18 September 2013
Deciding to spend some of your marketing budget on advertising can be a big risk for a small business, so it's important to get the best return on your investment. Follow these top tips to make your advertising as cost-effective as possible.
Only use direct response advertising
Small businesses need to avoid the 'brand advertising' practised by large organisations to raise awareness. Concentrate on ‘direct response' campaigns, these are ones that that persuade customers to order a brochure, fill in a form on a website or place an order. They are measurable and instantly inform you of the campaign's success.
Test and measure
Measuring the campaign's success will illustrate the responses or sales achieved and the value to your business. Various methods can be used to do this, from unique web pages to dedicated telephone lines to deal with responses. Ensure that customers record where they first heard about the business, if it's the advert, carry on. If it isn't, target spending elsewhere.
The headline is the most important part of an advert
It needs to grab the customer's attention and make them read on (or click through to your website if it's an online banner advert). A common mistake is to include the business name in the headline: adverts should be about the reader, not the business.
Use the AIDA formula
This is a classic tried-and-tested formula used by advertisers, it stands for:
Attention: grab the reader's attention; a good headline will achieve this
Interest: get them interested in your offering
Desire: convert their 'interest' into a desire for your offering
Action: adverts should close with a 'call to action' – tell customers what to do and make it easy for them to do it.
Focus on the benefits
Advertising must communicate the benefits you're offering with your product or service. Will it save customers time and money? Will it make them look more professional or give them more time to spend with their families? Remember, you can get these messages across in the kind of images you choose, not just the words you use.
Don't advertise on a left hand page
Time after time, studies have shown that advertising on left hand pages in publications is less effective than on right hand pages. Always insist on adverts being placed on the right hand page – if they can't guarantee it, advertise when they can.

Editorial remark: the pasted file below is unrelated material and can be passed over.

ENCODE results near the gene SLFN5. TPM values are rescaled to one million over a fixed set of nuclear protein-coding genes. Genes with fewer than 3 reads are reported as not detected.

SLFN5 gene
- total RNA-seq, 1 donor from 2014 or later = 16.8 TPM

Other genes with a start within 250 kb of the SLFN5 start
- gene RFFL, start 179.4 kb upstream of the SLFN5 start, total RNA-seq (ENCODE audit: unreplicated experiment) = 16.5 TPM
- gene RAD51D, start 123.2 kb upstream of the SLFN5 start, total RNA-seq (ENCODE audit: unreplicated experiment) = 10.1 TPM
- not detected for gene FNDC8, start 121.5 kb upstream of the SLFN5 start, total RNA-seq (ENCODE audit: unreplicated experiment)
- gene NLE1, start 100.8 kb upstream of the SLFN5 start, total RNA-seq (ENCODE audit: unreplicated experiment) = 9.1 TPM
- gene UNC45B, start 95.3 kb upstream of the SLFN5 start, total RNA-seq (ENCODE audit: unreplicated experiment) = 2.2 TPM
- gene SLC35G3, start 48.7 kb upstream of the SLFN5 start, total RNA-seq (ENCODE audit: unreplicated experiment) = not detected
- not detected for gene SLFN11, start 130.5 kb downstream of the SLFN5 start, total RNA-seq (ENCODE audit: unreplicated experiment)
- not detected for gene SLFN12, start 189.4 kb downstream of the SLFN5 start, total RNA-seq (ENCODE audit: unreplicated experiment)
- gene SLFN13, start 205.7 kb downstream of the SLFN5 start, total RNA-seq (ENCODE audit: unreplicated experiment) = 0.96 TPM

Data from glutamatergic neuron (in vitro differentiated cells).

If you're buying advertising space direct, you should be aware that advertising rate cards often over-inflate prices. Negotiate and, if possible, leave it until the last minute. You'll be surprised at the discounts you can secure.
If your target market is online, you can also advertise on websites and search engines. The most popular and accessible way for small businesses is through the Google Display Network
, which includes its sponsored text ads, as well as online banner adverts. This allows you to closely target customers based on demographics and types of content viewed. You can even choose only to show ads on the network to people who have previously been to your website.
Social networks like Facebook and LinkedIn also accept advertising, which can be closely targeted to age, location and profession. The good news is that you only pay for the ads that get seen by your target market.
Don't follow the competition
Just because your competitors advertise somewhere doesn't mean you should. A well-known sales trick is to convince you that you'll lose out if you fail to advertise alongside your competitors. Your competitors aren't necessarily advertising successfully – they've probably been convinced by the sales person and have little measurable proof of their advert's success.
Don't believe advertising is essential for business success
Many businesses advertise because they think they have to. This isn't always the case; your money may be better spent on other marketing techniques, or you could save money by using free techniques. Below are ten other strategies to employ – many of which will cost the business nothing to implement. Why not try a combination of: